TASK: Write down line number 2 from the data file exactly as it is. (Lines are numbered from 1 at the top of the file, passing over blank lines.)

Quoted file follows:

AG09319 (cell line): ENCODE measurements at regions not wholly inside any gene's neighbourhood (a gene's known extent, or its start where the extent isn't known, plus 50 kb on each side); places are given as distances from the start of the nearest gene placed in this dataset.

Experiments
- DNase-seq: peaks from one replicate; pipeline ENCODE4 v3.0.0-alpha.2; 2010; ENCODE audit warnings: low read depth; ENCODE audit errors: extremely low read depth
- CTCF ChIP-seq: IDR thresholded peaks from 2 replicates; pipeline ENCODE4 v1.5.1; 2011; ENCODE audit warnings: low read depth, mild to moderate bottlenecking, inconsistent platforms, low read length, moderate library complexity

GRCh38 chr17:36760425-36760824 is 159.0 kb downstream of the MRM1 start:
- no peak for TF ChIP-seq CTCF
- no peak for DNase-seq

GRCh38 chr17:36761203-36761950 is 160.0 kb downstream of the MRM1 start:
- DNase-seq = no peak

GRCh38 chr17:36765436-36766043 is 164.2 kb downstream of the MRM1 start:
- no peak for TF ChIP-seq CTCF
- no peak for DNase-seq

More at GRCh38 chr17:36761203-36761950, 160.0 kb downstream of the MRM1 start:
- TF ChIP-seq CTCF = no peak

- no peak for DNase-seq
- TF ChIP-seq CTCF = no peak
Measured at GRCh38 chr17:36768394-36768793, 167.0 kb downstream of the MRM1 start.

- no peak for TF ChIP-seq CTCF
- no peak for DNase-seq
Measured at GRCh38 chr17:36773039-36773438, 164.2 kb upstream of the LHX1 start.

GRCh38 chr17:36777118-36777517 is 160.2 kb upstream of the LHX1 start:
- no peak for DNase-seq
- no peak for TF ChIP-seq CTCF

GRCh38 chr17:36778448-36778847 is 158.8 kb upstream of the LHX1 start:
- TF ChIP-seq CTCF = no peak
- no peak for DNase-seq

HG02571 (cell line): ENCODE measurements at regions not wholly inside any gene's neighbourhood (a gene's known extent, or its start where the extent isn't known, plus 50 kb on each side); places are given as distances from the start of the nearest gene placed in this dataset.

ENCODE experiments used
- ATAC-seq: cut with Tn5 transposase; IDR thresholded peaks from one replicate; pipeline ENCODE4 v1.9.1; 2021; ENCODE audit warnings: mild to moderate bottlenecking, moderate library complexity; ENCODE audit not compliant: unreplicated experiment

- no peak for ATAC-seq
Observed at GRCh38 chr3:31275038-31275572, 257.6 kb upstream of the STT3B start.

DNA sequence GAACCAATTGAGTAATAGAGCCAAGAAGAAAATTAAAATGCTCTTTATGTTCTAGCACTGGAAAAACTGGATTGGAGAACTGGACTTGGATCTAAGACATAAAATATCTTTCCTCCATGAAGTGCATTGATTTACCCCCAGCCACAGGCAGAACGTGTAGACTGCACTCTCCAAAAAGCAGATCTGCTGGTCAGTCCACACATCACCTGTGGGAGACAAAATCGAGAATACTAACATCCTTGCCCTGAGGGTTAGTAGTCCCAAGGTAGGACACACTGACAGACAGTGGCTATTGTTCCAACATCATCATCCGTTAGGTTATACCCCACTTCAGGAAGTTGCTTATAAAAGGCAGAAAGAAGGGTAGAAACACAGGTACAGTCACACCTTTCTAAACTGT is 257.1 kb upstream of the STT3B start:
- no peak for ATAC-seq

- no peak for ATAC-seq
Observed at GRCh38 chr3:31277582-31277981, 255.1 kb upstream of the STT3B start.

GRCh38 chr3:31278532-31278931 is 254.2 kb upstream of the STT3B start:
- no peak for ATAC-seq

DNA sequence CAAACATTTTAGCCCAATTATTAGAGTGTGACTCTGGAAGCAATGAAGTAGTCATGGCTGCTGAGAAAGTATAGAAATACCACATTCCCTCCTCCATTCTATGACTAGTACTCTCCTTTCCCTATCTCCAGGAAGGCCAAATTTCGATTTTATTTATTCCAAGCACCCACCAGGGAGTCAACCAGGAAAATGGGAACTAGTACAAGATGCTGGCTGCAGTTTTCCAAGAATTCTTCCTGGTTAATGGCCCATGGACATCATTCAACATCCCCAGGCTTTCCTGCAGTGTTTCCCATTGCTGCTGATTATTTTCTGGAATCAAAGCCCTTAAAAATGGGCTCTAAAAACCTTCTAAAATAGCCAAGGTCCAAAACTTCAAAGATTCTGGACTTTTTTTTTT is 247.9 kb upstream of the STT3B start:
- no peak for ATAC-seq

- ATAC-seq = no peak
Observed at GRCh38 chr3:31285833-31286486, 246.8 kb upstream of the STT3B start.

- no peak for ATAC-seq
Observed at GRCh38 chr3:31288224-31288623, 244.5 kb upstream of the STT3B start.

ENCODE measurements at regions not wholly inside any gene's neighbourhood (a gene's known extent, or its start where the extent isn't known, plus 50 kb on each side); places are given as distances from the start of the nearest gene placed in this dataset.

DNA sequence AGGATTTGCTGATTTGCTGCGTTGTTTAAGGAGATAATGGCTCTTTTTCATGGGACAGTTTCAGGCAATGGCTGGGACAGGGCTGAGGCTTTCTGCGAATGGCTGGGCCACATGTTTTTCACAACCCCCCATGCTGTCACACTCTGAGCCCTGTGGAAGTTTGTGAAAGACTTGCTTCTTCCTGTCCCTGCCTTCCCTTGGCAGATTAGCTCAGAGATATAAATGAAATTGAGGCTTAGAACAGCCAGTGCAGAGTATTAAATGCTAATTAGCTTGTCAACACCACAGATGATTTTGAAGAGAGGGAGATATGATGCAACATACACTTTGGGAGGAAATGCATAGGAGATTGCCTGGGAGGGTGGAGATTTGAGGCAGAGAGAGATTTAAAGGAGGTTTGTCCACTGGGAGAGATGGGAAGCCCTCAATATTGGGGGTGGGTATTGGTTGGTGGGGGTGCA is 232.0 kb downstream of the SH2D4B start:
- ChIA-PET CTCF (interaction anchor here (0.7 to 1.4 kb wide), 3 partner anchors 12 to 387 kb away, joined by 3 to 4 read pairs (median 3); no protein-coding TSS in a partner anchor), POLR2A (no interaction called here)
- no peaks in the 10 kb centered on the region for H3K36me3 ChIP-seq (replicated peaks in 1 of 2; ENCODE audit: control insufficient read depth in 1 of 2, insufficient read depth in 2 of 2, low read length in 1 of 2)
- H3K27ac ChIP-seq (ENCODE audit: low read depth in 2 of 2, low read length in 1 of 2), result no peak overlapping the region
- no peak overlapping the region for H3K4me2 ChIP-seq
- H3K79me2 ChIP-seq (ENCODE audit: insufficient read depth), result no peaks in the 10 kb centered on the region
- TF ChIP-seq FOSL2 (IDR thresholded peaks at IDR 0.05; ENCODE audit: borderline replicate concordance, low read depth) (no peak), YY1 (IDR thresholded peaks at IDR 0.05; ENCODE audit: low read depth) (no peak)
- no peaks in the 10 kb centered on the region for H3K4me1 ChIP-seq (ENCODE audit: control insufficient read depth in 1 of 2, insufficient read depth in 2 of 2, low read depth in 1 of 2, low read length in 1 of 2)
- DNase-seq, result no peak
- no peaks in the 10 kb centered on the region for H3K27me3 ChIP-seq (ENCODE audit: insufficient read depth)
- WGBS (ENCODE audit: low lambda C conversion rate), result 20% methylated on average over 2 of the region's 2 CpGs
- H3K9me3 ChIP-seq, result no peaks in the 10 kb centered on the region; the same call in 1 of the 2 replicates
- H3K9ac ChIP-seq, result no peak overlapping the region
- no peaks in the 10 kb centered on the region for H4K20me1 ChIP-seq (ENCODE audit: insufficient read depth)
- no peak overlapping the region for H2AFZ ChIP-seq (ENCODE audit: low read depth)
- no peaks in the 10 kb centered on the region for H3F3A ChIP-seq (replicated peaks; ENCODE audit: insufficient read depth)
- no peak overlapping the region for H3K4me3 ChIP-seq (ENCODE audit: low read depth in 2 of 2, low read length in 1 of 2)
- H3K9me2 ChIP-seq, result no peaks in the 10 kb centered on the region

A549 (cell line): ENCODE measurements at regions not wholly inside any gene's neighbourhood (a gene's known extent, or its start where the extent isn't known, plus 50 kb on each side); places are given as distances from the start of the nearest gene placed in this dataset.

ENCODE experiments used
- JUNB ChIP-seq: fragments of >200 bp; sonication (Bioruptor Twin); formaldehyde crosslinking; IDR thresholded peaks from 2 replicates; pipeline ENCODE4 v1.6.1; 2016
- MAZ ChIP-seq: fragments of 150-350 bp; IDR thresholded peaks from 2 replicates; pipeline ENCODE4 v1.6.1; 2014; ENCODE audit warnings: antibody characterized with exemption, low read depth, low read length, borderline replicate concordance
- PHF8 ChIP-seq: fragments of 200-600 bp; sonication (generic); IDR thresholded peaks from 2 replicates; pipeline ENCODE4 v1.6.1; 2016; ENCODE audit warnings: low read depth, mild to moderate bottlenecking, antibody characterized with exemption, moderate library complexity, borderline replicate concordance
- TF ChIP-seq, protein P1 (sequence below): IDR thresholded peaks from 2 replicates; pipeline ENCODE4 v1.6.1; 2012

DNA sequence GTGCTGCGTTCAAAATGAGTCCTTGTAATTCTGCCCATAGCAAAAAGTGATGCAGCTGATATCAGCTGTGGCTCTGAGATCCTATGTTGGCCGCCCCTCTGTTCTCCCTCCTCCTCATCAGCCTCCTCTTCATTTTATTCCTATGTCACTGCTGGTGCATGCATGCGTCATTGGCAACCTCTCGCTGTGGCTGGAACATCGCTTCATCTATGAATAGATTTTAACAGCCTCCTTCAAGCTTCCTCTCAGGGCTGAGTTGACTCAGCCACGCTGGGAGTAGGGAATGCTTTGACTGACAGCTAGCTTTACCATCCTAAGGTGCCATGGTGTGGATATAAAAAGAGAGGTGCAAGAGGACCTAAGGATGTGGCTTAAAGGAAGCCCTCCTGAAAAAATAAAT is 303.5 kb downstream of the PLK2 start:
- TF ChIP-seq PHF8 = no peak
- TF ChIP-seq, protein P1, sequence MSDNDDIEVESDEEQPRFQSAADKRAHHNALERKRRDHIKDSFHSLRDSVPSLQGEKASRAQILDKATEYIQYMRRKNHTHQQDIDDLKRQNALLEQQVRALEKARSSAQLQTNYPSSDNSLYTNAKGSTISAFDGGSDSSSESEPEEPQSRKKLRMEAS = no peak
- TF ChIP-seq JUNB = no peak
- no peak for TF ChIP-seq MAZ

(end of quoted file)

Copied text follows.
Experiments